Credit Mistakes When Moving
While you’re packing your things, selling your home, and searching for a new one, don’t forget about your credit score. According to industry experts, consumers relocating from one home to another frequently make small mistakes that can ding their credit and cost them thousands in inflated interest on a new mortgage. Here’s how to avoid the most common credit slip-ups when relocating.
Most people cancel the water, gas and electric, but they frequently forget other expenses like gym memberships, homeowners’ association dues and sewage bills.
To ensure that you don’t miss any payments, Winston suggests that those moving switch as many bills as they can to automatic bill-pay, then set up bill-pay alerts to your e-mail or cell phone for the rest.
Clean Your Financial Closet Carefully
“When people move, they sometimes think it is a good time to ‘start fresh’ and cancel accounts,” says Kevin Gallegos, vice president of Freedom Debt Relief, a debt solutions firm headquartered in San Mateo, California. “Think twice about canceling a credit card with a long, positive history. The longer you hold a card, the more valuable it is in your credit score determination.”
Typically, 15 percent of your credit score is determined by the length of your credit history. Canceling a card you’ve had for a while could substantially lower your score.
Mind the Inquiries
Whether you’re shopping for a new apartment or a new mortgage, both landlords and banks will check your credit. Each time a new inquiry appears on your report, your credit score will temporarily drop, says Daniel Penrod, senior industry analyst with the California Credit Union League in Ontario, California.
“Once multiple inquiries start hitting your report, we see drops in 10-point increments,” Penrod says.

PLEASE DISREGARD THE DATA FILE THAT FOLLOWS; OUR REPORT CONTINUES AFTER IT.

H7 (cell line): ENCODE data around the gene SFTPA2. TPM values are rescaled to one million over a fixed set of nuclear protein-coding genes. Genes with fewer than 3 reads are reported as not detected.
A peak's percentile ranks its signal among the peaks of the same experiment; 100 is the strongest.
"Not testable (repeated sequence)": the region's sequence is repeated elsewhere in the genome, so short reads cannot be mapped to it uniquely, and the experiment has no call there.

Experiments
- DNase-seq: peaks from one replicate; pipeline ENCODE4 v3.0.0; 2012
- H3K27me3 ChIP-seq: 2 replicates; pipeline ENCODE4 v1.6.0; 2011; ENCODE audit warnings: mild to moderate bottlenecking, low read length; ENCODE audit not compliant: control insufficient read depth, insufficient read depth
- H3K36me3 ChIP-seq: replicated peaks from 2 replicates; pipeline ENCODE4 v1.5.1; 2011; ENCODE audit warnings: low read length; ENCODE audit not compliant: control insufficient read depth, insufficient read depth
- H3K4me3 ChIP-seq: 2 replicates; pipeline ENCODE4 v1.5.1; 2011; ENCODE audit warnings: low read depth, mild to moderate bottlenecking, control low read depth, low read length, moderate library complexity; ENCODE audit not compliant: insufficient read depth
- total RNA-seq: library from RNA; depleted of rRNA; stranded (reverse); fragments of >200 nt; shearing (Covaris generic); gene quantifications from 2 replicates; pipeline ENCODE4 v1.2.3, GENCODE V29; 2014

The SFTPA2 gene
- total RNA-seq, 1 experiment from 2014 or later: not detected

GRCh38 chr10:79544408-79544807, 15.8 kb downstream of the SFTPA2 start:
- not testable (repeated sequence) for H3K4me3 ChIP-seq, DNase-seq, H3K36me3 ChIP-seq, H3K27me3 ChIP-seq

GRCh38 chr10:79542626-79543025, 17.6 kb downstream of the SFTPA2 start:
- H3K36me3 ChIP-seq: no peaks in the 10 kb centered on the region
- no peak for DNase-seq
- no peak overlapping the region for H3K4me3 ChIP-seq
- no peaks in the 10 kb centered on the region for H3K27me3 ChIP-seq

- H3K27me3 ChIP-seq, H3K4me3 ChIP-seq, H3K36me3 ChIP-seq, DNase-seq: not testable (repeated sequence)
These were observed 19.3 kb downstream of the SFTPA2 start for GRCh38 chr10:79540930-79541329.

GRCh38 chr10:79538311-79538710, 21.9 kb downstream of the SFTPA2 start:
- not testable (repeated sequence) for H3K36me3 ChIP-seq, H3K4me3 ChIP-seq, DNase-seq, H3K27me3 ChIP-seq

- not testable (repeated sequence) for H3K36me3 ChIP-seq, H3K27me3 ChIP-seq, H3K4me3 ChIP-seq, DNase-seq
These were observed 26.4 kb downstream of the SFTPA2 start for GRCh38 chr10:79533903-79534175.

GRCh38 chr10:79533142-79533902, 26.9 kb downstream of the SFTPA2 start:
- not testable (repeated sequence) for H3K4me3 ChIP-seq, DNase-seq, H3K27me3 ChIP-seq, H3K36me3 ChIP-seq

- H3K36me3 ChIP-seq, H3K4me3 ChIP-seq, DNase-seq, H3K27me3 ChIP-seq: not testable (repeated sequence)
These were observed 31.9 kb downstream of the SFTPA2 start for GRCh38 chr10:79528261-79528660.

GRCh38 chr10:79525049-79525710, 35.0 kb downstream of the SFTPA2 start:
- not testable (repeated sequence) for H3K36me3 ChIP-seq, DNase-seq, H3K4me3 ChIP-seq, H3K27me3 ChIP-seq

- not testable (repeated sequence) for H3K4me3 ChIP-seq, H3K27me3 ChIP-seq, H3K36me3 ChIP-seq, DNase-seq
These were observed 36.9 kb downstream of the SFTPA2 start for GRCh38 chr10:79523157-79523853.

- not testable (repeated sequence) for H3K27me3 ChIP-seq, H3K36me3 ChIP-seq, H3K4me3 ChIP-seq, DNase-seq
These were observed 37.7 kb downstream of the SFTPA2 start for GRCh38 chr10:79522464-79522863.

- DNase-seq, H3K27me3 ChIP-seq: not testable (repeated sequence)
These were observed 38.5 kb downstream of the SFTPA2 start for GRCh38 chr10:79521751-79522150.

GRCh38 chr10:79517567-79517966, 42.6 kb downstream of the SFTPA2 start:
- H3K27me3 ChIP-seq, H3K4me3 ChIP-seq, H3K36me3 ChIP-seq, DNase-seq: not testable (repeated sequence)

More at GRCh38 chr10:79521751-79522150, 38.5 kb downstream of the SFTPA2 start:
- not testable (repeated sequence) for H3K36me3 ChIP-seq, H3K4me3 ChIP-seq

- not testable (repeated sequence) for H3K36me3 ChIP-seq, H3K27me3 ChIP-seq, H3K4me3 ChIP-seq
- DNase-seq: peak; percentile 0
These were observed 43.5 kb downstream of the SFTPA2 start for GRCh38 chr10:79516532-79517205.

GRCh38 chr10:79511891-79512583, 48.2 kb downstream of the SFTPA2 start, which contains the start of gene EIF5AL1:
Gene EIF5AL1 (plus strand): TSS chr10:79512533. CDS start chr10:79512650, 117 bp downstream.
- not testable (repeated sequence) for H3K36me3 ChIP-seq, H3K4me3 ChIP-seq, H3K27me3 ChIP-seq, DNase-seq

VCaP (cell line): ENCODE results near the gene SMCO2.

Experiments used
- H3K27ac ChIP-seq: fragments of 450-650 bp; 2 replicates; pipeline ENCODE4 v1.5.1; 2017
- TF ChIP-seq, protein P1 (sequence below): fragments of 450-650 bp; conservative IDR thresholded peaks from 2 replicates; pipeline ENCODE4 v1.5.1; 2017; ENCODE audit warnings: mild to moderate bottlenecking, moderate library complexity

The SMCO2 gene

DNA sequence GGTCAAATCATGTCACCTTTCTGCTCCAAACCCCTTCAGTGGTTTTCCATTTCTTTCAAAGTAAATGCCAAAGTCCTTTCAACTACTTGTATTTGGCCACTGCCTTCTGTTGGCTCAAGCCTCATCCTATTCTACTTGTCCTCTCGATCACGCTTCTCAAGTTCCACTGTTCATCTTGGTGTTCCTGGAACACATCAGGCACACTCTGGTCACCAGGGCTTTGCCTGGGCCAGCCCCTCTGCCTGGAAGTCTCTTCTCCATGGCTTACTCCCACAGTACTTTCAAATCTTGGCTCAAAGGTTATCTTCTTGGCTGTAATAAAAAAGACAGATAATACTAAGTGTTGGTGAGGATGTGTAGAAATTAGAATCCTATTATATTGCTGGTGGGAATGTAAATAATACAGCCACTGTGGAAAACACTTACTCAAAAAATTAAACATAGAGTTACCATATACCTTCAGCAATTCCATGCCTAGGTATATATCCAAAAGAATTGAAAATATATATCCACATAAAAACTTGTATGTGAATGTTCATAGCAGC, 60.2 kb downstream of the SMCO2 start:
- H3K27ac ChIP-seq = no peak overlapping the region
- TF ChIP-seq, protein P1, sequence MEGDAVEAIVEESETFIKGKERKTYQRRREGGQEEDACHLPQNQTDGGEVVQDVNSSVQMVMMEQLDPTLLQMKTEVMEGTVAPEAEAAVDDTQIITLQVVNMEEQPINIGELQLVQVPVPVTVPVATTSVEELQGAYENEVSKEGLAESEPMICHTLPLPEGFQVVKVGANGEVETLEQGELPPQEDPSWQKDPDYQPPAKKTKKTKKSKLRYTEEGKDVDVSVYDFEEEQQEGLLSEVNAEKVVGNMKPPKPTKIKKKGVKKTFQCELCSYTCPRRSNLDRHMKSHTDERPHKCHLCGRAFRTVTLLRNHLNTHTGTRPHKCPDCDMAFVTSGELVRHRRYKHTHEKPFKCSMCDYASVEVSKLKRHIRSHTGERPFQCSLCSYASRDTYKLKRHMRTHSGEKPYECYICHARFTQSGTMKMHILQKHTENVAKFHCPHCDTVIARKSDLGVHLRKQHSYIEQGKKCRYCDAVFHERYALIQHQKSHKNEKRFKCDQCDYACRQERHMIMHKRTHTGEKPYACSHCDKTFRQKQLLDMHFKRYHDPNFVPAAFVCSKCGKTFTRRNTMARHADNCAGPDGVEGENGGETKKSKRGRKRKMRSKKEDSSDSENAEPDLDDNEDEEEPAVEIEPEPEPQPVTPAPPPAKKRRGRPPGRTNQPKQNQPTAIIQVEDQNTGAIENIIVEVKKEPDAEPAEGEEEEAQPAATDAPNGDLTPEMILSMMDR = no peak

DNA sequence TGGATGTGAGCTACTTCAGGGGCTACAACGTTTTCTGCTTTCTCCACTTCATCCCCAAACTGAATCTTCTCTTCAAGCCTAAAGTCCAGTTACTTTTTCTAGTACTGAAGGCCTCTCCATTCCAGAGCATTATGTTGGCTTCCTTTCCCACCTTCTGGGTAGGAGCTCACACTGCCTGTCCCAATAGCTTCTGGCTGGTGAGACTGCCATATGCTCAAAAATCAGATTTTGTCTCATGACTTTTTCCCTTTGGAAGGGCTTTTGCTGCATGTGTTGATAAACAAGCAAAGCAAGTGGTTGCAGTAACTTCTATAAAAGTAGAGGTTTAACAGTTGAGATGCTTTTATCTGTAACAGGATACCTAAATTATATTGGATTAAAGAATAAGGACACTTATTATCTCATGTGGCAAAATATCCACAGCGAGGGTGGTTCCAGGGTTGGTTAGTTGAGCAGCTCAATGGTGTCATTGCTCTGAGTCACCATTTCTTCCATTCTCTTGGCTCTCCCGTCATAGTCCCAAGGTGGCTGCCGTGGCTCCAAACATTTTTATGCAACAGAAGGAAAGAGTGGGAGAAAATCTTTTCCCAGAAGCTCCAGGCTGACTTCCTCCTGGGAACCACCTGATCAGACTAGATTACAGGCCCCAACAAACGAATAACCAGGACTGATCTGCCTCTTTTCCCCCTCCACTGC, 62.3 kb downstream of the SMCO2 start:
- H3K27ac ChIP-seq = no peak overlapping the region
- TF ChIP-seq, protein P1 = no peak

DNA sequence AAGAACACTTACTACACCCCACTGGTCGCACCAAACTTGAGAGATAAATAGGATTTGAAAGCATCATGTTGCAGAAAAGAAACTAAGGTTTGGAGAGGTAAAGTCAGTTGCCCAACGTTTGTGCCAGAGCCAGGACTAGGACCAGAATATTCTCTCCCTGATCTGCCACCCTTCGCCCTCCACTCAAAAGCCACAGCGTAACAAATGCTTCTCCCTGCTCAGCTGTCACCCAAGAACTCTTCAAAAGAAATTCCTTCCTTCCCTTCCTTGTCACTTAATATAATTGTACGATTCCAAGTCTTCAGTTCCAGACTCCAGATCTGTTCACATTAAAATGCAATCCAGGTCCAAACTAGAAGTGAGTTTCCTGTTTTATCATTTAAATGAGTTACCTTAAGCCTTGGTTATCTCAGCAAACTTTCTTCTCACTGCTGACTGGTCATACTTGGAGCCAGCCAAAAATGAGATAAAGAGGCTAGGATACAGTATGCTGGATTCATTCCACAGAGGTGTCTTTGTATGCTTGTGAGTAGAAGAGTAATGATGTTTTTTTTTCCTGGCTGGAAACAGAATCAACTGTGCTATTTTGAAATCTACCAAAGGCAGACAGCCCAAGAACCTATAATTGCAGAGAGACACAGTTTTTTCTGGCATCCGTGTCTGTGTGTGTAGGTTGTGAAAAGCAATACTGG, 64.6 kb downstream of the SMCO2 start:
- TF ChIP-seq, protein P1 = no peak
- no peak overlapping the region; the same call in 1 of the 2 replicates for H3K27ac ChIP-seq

Fortunately there’s a loophole for those seeking mortgages. Once the first lender has pulled your report, home buyers have one to two weeks to comparison shop for better rates. Regardless of how many lenders pull your score in that time, it will only count as one inquiry on your report.
To ensure that your report doesn’t wind up with excessive inquiries, Denise Winston recommends that consumers approach potential lenders with their debt-to-credit ratio and credit score before applying for a loan.
“A lender can’t verbally decline or approve you, but if you walk in with your [credit profile], they can talk to you about their underwriting guidelines without pulling your score,” she says.
Having a clear idea of a potential lender’s policies can be especially helpful, Winston adds, if you need to apply for additional credit to cover moving expenses.
“[Applying for a new card] could drive down your score, and, if you’re on the edge, you could miss a 0.25 discount on your mortgage,” she says. “And that could cost you thousands.”
“If you don’t have your mail forwarded, there’s the potential that credit card or cell phone information can be sent to individuals who aren’t part of your household,” says Daniel Penrod. Keep on top of your credit report to make sure there are no erroneous charges or mistakes.
Balance Your Debt
Moving means renting a moving van, purchasing new appliances, buying boxes and paying transportation costs. All of that adds up. When paying moving expenses, Kevin Gallegos advises consumers to watch their debt and keep their credit balance within 35 percent of their credit limit.
“Anything over 35 percent is considered high and can impact credit scores,” he says. “Over 50 will have a definite negative impact on a credit score, and a maxed-out card will very negatively impact the score.”